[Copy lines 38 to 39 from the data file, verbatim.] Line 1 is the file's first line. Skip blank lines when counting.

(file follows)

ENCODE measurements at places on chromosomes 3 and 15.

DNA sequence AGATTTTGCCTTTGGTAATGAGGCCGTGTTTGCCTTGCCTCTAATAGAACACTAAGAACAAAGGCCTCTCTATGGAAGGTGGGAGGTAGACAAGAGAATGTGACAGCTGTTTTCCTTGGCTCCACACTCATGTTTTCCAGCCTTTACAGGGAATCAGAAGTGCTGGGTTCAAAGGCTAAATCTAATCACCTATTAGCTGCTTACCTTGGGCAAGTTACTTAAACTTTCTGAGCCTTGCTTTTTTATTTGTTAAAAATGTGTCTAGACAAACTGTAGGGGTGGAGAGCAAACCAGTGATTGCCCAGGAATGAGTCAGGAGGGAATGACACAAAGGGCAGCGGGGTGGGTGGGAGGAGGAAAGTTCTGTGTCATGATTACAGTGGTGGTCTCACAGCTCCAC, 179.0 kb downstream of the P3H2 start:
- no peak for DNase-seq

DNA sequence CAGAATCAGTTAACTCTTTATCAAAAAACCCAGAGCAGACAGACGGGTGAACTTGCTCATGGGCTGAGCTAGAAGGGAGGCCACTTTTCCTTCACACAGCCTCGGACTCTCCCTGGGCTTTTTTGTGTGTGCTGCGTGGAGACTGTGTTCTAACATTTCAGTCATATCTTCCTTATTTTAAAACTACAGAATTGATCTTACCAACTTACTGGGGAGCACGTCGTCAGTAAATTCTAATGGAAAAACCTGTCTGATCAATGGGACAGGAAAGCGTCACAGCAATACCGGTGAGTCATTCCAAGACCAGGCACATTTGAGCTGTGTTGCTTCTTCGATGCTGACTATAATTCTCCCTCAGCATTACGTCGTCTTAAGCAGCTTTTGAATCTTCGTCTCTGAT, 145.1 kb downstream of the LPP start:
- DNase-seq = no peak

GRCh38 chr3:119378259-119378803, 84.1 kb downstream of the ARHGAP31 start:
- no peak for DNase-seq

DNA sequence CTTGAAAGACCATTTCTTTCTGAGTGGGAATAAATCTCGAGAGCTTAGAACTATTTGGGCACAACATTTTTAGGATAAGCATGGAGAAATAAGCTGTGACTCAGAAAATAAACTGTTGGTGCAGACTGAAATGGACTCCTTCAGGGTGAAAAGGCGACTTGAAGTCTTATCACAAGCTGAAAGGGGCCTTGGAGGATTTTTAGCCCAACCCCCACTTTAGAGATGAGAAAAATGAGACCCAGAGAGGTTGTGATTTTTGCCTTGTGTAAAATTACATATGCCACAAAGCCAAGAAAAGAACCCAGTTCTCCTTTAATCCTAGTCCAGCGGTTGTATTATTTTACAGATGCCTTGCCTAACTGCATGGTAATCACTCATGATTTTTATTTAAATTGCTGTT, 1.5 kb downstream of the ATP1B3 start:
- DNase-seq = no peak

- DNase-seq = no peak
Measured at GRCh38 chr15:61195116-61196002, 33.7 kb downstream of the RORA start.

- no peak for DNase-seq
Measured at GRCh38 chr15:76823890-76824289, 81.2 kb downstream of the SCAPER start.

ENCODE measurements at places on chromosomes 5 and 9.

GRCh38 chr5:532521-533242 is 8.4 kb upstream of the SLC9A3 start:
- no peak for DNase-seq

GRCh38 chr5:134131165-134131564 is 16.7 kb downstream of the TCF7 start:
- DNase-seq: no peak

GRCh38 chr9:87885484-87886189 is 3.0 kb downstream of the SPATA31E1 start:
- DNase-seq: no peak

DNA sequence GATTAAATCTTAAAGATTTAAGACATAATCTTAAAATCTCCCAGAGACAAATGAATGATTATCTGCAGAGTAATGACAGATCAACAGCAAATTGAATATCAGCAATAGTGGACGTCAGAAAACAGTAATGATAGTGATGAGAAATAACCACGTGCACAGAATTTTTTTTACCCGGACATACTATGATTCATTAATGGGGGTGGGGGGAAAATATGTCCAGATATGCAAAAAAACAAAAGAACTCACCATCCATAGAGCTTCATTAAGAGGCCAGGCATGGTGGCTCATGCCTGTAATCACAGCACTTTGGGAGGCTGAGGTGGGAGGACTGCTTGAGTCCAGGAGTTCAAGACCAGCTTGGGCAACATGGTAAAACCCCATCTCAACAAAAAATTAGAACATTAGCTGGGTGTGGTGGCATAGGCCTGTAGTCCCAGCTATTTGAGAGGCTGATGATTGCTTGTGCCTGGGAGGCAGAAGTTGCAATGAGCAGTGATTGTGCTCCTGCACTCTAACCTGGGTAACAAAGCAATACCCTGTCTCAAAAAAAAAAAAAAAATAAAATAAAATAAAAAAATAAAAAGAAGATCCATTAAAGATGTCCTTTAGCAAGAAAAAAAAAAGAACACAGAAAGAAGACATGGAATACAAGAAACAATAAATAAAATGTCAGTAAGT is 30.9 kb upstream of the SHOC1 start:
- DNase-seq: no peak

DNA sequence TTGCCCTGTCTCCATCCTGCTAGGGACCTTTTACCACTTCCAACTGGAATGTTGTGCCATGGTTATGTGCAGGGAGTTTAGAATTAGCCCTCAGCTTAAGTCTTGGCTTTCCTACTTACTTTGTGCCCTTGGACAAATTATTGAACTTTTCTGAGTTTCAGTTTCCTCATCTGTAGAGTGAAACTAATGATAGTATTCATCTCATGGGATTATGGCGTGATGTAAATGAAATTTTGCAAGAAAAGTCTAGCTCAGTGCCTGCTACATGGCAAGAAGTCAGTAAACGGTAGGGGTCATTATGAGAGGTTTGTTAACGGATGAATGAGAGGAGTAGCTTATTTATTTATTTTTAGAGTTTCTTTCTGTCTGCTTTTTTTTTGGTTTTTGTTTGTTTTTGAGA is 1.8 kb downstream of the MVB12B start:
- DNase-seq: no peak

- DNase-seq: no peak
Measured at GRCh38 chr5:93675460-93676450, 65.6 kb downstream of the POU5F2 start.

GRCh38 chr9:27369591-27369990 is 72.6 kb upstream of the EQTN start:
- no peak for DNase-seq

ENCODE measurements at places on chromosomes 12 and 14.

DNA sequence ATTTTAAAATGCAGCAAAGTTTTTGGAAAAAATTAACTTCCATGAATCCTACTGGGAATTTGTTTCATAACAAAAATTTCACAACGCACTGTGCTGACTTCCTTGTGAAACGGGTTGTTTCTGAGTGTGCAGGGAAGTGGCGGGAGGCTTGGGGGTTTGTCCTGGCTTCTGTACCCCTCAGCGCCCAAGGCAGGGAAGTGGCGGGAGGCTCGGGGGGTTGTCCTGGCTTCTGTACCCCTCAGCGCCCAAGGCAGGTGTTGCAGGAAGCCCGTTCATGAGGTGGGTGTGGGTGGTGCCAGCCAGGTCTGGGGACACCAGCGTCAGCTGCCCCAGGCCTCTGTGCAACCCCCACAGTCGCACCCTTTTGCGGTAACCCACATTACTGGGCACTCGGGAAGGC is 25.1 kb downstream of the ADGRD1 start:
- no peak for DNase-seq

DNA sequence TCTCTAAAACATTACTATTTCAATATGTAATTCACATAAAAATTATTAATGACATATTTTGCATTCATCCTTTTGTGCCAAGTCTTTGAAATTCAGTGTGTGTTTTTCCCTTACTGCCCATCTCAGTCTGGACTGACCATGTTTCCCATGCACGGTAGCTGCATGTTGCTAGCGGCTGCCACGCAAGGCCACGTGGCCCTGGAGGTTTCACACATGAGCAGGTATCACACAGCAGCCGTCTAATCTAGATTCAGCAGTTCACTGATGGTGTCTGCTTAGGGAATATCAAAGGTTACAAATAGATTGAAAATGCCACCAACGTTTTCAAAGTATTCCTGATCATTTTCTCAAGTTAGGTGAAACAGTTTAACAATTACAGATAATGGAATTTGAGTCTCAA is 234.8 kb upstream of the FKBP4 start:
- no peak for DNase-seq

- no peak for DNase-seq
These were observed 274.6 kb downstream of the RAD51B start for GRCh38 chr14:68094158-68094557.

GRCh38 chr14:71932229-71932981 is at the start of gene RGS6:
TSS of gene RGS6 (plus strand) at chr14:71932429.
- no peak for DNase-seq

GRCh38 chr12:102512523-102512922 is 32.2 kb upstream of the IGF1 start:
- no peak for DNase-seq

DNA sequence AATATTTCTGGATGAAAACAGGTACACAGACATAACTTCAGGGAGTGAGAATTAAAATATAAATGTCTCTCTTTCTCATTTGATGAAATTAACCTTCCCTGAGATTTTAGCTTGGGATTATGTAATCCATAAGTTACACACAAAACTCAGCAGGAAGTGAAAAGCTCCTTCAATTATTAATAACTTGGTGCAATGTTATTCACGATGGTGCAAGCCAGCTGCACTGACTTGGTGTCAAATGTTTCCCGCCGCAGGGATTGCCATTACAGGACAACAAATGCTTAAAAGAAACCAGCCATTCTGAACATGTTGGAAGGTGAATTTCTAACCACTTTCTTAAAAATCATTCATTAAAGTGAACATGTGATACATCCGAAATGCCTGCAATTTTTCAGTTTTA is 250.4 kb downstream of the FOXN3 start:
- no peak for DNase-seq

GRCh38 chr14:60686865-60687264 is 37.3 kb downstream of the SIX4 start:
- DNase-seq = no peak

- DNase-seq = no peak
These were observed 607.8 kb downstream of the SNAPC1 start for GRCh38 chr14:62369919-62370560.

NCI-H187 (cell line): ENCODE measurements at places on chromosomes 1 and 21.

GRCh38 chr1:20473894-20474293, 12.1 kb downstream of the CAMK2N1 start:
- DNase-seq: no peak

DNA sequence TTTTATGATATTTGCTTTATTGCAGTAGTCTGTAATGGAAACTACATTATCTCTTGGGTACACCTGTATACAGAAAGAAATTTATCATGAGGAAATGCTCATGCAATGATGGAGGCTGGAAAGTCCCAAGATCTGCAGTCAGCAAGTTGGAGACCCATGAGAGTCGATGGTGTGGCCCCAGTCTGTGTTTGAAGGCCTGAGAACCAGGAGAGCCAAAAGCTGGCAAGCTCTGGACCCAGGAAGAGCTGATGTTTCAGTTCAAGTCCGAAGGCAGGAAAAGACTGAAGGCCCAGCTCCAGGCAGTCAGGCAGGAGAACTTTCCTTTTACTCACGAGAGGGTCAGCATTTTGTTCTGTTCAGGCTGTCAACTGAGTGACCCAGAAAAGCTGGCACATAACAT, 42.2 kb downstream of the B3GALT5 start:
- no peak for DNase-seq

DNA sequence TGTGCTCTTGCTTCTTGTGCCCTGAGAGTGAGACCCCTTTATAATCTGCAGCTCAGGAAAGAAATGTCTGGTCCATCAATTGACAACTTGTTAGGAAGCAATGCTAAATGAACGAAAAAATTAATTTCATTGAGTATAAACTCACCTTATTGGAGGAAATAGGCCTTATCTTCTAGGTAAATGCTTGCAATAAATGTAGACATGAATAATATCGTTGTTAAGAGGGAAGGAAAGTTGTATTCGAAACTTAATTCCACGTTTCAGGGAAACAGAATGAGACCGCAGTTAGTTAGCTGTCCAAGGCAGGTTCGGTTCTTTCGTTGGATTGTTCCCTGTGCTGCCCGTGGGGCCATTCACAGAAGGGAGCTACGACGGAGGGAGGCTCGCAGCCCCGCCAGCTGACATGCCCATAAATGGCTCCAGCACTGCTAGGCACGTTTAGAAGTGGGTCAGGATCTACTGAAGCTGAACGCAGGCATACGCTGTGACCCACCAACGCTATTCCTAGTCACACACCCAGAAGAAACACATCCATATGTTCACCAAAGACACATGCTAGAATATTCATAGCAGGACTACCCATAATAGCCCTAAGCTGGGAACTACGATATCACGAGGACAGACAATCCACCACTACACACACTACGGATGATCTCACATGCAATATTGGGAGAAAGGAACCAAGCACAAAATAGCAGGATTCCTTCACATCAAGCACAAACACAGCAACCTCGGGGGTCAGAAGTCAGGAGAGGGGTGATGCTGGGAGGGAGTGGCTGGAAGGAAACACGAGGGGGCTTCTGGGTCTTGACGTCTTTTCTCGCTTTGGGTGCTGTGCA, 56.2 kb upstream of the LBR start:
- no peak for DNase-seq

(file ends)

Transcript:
- no peak for DNase-seq

GRCh38 chr12:102512523-102512922 is 32.2 kb upstream of the IGF1 start: